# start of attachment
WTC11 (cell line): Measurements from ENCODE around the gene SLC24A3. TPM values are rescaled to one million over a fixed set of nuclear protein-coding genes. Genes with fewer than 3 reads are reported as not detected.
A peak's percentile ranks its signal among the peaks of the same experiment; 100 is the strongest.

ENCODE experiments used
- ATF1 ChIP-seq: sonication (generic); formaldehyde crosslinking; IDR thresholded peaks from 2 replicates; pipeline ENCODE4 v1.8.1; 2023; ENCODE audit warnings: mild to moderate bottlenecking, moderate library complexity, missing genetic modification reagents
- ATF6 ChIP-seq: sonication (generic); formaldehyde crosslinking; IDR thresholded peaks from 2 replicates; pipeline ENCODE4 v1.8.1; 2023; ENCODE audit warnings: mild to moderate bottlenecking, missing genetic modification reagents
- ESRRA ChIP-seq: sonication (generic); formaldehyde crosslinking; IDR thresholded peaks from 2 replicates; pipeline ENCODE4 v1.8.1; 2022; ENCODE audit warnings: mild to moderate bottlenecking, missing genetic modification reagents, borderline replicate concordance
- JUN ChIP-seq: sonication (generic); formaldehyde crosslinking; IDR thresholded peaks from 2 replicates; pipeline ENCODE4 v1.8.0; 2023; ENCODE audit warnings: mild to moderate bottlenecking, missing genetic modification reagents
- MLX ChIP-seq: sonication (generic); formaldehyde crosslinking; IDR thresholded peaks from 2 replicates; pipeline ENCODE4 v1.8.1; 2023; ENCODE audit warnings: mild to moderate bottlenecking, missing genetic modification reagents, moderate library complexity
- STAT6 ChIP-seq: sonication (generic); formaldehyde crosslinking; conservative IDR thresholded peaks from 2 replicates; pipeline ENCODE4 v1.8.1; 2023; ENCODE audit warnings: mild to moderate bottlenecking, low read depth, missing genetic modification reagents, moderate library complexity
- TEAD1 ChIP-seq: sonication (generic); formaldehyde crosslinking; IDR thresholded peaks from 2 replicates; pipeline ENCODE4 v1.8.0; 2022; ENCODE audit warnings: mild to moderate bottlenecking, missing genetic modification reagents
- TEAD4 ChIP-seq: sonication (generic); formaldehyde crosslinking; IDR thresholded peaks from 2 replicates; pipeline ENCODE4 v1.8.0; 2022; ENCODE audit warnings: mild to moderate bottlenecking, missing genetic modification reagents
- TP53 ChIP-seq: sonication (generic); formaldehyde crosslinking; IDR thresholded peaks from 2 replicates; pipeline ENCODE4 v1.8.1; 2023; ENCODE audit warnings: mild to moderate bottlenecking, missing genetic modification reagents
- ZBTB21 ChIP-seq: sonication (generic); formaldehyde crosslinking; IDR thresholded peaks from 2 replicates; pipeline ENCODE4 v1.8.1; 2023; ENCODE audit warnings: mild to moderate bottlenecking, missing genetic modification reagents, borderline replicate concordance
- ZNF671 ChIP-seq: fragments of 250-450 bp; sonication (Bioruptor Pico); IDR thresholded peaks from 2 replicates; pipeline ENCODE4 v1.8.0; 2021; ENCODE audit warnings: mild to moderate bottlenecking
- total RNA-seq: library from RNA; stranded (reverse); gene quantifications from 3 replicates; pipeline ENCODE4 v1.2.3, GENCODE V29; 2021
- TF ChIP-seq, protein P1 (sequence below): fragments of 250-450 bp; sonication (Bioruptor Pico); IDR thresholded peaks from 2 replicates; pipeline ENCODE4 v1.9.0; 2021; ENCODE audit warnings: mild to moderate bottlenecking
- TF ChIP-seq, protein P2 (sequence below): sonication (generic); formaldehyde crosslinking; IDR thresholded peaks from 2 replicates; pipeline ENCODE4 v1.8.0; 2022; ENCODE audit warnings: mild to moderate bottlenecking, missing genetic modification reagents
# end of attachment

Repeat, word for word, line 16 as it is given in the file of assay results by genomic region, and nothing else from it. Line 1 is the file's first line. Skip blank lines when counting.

- TF ChIP-seq, protein P1 (sequence below): fragments of 250-450 bp; sonication (Bioruptor Pico); IDR thresholded peaks from 2 replicates; pipeline ENCODE4 v1.9.0; 2021; ENCODE audit warnings: mild to moderate bottlenecking